Lazarus is at the table – and this is the amazing thing, because Lazarus got sick and died.  He spent four stinking days in a rock tomb before Jesus finally came and spoke those words that brought life back into his wrapped-up, rotting body: “Lazarus, come out!”

He did come out, and now, some days later, he is well.  This is a celebration dinner!   A quiet celebration.  I picture it like Anne Frank’s family celebrating Chanukah in hiding; joy and foreboding sit together at that table.  Lazarus’ life has been snatched back from the grave; Jesus’ life edges closer and closer, just as he said it would.

Taking Risks in Bethany

They are taking a risk there in Bethany; it’s just over the hill from Jerusalem where “the powers that be” are feeling so threatened by Jesus that they have already tried and failed to kill him once.  If he gives them another chance, they will most likely succeed.  In fact it seems so likely to the people in that little house, that at least one of them considers it a done deal.  She has started making arrangements.

Who else is at that table?  The scene in John’s gospel has lots of shadows and not much light; the only people we see are Jesus, Mary, Martha, and Lazarus, and Judas.  If Judas is there we assume that the other disciples are there too, but like many things in this story, we cannot see them, so deep are those shadows.

Many mysterious shadows

There are other things we don’t see; things that don’t seem to make sense.  Mary comes into the room – but not to help Martha serve dinner; she comes in with another purpose.  She has an entire pound of perfume valued at one whole annual salary in her hands!  Why does she have it?

They just had a death in the family; should she not have used that perfume to anoint her dead brother? Why didn’t she? Was she expecting him not to die because Jesus was certainly going to come to heal him – wasn’t he?  Was she expecting, even in the hours after his death, that Jesus would show up and revive him?  Did she keep hoping until it was finally past the time when it was possible to enter the tomb?  Is that why, when Jesus finally did show up, Martha told him that Lazarus’ corpse  smelled so bad, after only 4 days in the tomb – because he had not been anointed for burial?  We do not see into those shadows; we only see Mary there, with the  unopened perfume in her hands, and the vivid memory of that day in her heart.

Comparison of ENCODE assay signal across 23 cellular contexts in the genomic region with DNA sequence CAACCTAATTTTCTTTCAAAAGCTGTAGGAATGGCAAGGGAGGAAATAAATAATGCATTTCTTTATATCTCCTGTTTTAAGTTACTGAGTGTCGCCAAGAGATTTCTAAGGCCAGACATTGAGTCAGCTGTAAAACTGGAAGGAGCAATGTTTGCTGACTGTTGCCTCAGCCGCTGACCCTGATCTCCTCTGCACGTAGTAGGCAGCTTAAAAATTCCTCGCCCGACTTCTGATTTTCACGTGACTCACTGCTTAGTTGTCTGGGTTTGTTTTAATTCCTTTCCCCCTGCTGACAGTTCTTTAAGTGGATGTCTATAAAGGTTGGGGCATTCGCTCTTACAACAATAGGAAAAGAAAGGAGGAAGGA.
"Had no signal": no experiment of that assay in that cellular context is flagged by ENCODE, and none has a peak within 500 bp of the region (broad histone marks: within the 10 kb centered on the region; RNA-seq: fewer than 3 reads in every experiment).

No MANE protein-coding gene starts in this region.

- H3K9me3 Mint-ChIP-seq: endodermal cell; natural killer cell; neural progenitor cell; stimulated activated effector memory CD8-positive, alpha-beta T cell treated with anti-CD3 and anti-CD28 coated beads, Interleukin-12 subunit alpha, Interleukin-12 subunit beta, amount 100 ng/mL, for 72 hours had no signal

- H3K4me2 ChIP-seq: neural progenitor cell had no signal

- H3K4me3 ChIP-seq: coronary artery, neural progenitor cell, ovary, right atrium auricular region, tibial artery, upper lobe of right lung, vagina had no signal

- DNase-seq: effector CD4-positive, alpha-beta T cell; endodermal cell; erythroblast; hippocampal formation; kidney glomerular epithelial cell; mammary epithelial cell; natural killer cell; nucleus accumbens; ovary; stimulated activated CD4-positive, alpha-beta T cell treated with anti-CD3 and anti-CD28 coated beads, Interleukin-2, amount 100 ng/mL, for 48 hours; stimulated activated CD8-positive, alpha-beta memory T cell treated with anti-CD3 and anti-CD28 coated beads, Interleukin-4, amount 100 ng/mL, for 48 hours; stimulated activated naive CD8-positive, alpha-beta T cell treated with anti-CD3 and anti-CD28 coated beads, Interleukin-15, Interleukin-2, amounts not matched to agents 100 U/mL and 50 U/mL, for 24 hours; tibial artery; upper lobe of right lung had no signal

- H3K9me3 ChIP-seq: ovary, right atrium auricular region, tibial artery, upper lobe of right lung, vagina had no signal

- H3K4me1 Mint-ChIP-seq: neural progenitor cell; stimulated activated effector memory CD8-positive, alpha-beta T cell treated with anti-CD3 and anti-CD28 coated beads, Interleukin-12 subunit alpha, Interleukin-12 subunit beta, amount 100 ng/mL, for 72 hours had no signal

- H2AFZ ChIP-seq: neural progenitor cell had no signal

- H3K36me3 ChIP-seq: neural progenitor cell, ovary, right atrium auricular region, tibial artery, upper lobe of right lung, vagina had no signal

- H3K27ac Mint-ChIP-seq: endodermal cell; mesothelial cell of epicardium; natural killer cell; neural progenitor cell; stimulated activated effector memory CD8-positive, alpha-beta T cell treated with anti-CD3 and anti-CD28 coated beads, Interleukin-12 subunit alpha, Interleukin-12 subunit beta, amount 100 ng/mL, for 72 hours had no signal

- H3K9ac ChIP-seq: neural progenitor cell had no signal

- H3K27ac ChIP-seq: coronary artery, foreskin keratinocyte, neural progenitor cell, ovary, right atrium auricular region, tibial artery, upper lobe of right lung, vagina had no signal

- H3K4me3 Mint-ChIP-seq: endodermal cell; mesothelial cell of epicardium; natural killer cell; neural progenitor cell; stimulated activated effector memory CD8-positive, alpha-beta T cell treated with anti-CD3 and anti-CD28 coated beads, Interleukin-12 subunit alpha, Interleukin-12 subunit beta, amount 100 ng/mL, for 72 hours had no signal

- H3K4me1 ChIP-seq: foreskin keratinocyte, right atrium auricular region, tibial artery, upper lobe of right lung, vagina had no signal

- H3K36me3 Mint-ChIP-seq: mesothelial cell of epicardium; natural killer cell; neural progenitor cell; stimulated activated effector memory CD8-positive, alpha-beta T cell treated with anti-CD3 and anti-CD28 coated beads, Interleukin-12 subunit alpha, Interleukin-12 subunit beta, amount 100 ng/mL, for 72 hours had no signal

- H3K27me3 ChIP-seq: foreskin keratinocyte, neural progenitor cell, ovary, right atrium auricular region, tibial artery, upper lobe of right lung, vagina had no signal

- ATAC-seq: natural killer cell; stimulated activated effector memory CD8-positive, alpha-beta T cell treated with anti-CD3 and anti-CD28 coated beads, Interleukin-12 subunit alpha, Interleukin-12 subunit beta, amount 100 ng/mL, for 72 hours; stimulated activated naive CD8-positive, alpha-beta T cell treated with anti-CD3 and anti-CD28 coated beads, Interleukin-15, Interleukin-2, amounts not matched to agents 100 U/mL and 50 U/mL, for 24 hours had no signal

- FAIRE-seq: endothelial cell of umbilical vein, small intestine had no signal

Feet?  Not head?

There are more shadows of mystery.  Mary comes over to where Jesus is reclining, kneels down, and pours the anointing perfume on him, as if he were a corpse. She does not anoint his head, as one would the head of a living king to honor him; she anoints his feet.  Jesus gets the message; to Mary, he is as good as a corpse already.

When Judas watches this and makes his snide remark, Jesus tells him, “Leaver her alone.  She did this so that she might keep it for my burial.”  Jesus understand her.
Mary is thinking, “May as well get him ready while you have the chance, because if the boots of those who are coming to get him kick in the door tonight, who knows; this may be the last we will ever see of him.

The Hair